10% off wines from Rueda with promo code RUEDA
10% off Rueda wines with code RUEDA
*Order must be placed by 12/31/2017. The 10% discount is given for a single order of Rueda wines excluding shipping and tax. Some exclusions may apply. Promotion does not apply to corporate orders. No other promotion codes, coupon codes or corporate discounts may be applied to order.
Archetypical of authentic Verdejo is MartínSancho's refined, creamy bouquet with surprisingly long and complex finish.
Production of Martinsancho is under 4,000 cases, its informing character obtained both from the Medieval vines and the 25-acre parcel. Harvest is carefully timed and rapidly completed, for consistent maturity and health in even the most difficult years. Archetypical of authentic Verdejo is Martinsancho's refined, creamy bouquet with surprisingly long and complex finish.
Best known for flavorful fortified wines but also producing excellent dry wines, Portugal is unique in that it relies almost exclusively on its many indigenous grape varieties. Bordering Spain to the west on the Iberian Peninsula, this is a land where tradition reigns supreme, perhaps due in part to its relative geographical and, for much of the 20th century, political isolation. Portugal is a long and narrow country, which makes for considerable diversity in climate and wine styles, with milder weather in the north and significantly more rainfall near the coast. With the exception of Port, most Portuguese wines have struggled to garner attention in the international marketplace, perhaps due to the unfamiliar and difficult to pronounce nature of most of its grape varieties and terminology, which means that there are many excellent values to be discovered here by the adventurous consumer. The country is perhaps better known for being the world’s leader in cork production than for its wine.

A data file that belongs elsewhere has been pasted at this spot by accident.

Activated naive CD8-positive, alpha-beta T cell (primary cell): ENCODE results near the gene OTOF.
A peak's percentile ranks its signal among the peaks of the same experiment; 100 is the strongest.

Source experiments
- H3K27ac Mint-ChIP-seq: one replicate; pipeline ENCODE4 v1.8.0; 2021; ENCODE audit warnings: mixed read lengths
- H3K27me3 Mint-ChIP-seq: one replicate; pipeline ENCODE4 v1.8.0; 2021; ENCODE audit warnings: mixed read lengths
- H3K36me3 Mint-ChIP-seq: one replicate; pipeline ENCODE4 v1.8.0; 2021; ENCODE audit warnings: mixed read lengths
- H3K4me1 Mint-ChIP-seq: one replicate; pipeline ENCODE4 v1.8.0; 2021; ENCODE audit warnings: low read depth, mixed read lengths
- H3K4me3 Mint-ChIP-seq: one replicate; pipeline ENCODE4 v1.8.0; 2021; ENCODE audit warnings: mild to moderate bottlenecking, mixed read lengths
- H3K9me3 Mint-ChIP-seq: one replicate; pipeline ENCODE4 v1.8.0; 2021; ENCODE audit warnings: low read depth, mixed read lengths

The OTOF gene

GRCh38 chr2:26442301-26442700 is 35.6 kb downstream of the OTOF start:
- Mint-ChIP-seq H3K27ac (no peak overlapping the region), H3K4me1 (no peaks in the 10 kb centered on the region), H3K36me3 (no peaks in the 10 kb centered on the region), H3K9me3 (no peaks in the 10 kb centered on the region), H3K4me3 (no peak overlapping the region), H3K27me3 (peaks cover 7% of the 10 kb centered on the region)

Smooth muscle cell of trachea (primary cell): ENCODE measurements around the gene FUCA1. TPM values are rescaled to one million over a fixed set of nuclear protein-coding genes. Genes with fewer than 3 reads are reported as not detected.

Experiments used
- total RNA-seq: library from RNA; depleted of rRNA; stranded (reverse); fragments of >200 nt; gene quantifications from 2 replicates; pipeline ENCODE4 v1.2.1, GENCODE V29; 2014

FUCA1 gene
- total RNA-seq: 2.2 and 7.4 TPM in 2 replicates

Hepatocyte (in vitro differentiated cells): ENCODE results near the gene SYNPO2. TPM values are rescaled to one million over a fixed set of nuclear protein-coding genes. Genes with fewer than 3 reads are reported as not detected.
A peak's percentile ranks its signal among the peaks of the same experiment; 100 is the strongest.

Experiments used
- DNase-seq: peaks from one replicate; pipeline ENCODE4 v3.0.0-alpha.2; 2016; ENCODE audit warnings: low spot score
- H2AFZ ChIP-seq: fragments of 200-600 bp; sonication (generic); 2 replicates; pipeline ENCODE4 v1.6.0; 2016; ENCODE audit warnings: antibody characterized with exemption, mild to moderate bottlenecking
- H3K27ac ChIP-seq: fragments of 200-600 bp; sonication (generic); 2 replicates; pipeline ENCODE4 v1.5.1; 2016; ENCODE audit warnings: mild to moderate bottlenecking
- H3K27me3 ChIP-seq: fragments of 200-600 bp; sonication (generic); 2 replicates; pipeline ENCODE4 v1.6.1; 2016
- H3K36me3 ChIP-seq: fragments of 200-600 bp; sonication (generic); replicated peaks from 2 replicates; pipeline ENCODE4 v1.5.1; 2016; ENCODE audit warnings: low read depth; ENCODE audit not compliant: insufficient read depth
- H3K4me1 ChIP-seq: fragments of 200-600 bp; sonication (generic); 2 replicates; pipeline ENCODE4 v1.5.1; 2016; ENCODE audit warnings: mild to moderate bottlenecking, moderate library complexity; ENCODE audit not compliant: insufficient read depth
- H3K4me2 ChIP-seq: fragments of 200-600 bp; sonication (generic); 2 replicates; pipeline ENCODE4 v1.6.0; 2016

Port, made in the Douro Valley, is the fortified wine for which Portugal is most famous. The same region also produces full-bodied dry wines made from the same set of grape varieties, which include Touriga Nacional and Tinta Roriz (Spain’s Tempranillo). The nation’s other important fortified wine, Madeira, is produced on the eponymous island off the North African coast. Other dry wines of the mainland include the tart, slightly effervescent Vinho Verde of the north, the bright, elegant reds and whites of the Dão, and the bold, jammy reds of the Alentejo.
Blended from the most important red grapes of the Duoro Valley, Port is th e famous fortified wine from Portugal. Though it is based on the Touriga Nacional grape, there are officially over 80 varieties that can be used in Port production. Usually, in addition to Touriga Nacional, it is only four main varieties that typically finish up the blend: Tinta Barroca, Tinta Cão, Tinta Roriz (Tempranillo) and Touriga Francesa. Other wine regions of the world produce fortified wine of a similar style from the same grapes or others.
There are numerous styles of Port: Ruby, Tawny, Vintage, LBV, White, Colheita, and a few unusual others.
Ruby ports usually pack the most value and are ready to drink once bottled. Typical characteristics are ripe cherry and blackberry flavors with stewed plums, cocoa and dates.
Tawny ports are “tawny” in color and have flavors of toffee, caramel, toasted pecans, vanilla, dried apricot, citrus peel, green figs and roasted espresso. The age designation on a Tawny Port indicates the average year of the grapes in the bottle.
When Port is made with high quality grapes selected from a single notable vintage, it is called Vintage Port. Some of the best recent vintages are 2011, 2009, 2007, 2003, 2000, 1997 and 1994. Vintage Ports are complex and full-bodied with many flavors possible: concentrated blackberry, black cherry, raspberry and spice, smoke, coffee and chocolate.
LBV Port comes from a single-vintage Ruby Port and may spend six years in the barrel before being bottled. These are ready to drink upon release. Serve most Ports slightly chilled at around 55-65°F.